In effect, MySQL snuck in the side door by focusing on an under-the-radar market. The big vendors targeted major enterprise applications in finance, manufacturing, retail and ERP systems. They didn’t care about web developers. That market barely existed and certainly wasn’t large enough to attract their high-priced sales teams.
When the incumbents looked at MySQL, they dismissed it as a toy. It was a primitive database with just a fraction of the features of their products. Worse yet, MySQL users were webmasters and web developers who worked for, ugh, startups whose budgets were a fraction of those found in the Fortune 1000.
The Growth of a New Market
Over a few years, that tiny, underserved market grew by leaps and bounds, bringing a far bigger opportunity for MySQL and other web technology vendors. MySQL was part of the LAMP stack (Linux, Apache, MySQL, PhP/Perl/Python) an alternative to traditional development stacks offered by Microsoft and others. The LAMP stack became the default development approach for the Web 2.0 era.
To be clear, the LAMP stack was a marriage of convenience, more of a clever acronym than an actual software architecture. The pieces worked together, but it took more work than Microsoft’s fully integrated tools. Nonetheless, the LAMP stack provided freedom to developers that wanted to avoid vendor lock-in. With Microsoft, Oracle and others, the more technology you used, the more you had to pay in annual server license and maintenance fees. The LAMP stack enabled companies to develop a scaling strategy that eliminated the “success tax” as they grew.
Google, Facebook, Wordpress, YouTube, Wikipedia, all were built on the LAMP stack, as were thousands of startups over the next 15 years. The LAMP stack became the de facto standard for building web sites and we-based companies.
Imitation Is The Most Sincere Form of Plagiarism
Part of the reason MySQL had such unprecedented growth was that the business model was hard for the incumbent leaders to replicate. We routinely promoted MySQL’s Enterprise commercial offering as being 90% cheaper than Oracle. Not surprisingly, that wasn’t a price Oracle could match, lest it decimate its growth. MySQL’s open source business model was part and parcel of its disruptive strategy.
Oracle argued that its products were more sophisticated and more fully-featured, which was absolutely true. MySQL wasn’t trying to match Oracle features pound-for-pound. MySQL was targeting users whose needs were more modest. In that regard, both products were a good fit for their respective audiences.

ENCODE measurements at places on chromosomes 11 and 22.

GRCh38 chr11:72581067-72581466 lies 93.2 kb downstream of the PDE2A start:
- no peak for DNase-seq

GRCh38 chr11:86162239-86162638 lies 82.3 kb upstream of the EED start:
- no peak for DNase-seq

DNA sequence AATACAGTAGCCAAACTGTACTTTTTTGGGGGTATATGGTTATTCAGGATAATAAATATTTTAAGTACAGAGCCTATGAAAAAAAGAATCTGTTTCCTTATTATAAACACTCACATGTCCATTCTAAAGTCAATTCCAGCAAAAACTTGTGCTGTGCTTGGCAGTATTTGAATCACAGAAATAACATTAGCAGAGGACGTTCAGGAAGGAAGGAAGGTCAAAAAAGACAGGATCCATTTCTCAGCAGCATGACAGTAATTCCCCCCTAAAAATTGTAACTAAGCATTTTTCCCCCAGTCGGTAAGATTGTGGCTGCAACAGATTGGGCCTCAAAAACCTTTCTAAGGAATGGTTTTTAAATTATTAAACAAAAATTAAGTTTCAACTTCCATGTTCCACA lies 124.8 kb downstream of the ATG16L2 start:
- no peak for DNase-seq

As often happens with disruptive innovation, at some point, the incumbents imitate the disruptor. Oracle announced a stripped-down free product called Oracle Express, which had a subset of features and limited storage capacity. Most users looked at Oracle Express and realized that because of its limitations, it was effectively “cripple-ware” and they’d have to upgrade to the regular commercial product as their data sets grew. For developers this was a non-starter. After all, who wants to swap out databases as you grow?
Microsoft, IBM, Sybase all embarked on similar strategies announcing their own creatively named free products: SQL Server Express, DB2 Express, Sybase Express. All failed to make any mark in the industry and MySQL’s growth was unimpeded. Nonetheless, the moved helped validate the market by showing that what MySQL was doing was worth copying.
The Billion Dollar Question
MySQL continued to embrace the disruptive strategy, adopting a subscription model and integrating with new emerging programming languages and tools. While there was often discussion about limiting the features of the open source product, we knew that we could not walk away from the open source model without losing our disruptive mojo. There were still plenty of challenges, but the open source approach made us unique.
We grew the company to around $100m in recurring revenue before we were approached by Sun Microsystems with a billion dollar acquisition offer. Oracle also made overtures including an 11th hour bid to match Sun’s offer.
Working at Sun provided me further insights into the power of disruption. I got an inside view of how an early innovator like Sun could be devastated by disruptive technology, in this case the commoditization of the server industry through a combination of Windows, Linux and Intel processors. Sun, like most companies facing disruption, predictably and rationally focused on their biggest and most valuable Enterprise customers, rather than embracing new emerging technology markets. Less than two years after MySQL was acquired, Sun was acquired by Oracle.
While MySQL had a somewhat contentious relationship with Oracle, we always respected them and felt that they understood the power of disruption. Oracle has remained a remarkably good steward of MySQL.
So what can you take from all of this?
Silicon Valley founders and investors are great at hyping technologies. But it is still fairly rare for a company to fit Christensen’s definition of disruption. Nonetheless, the theory of disruption is a useful model for evaluating new technologies and understanding whether they are truly disruptive or simply “new and cool.” If you can find a technology that is opening up new markets, the disruption model can be a guide for making decisions to keep you on the right path. But be careful of falling into the trap of thinking that making something slightly better, faster, cheaper is necessarily disruptive.
I hope this post provided some clarity around how to think about disruption. In a follow-up post, I provide practical information on how maximize the impact of a disruptive strategy.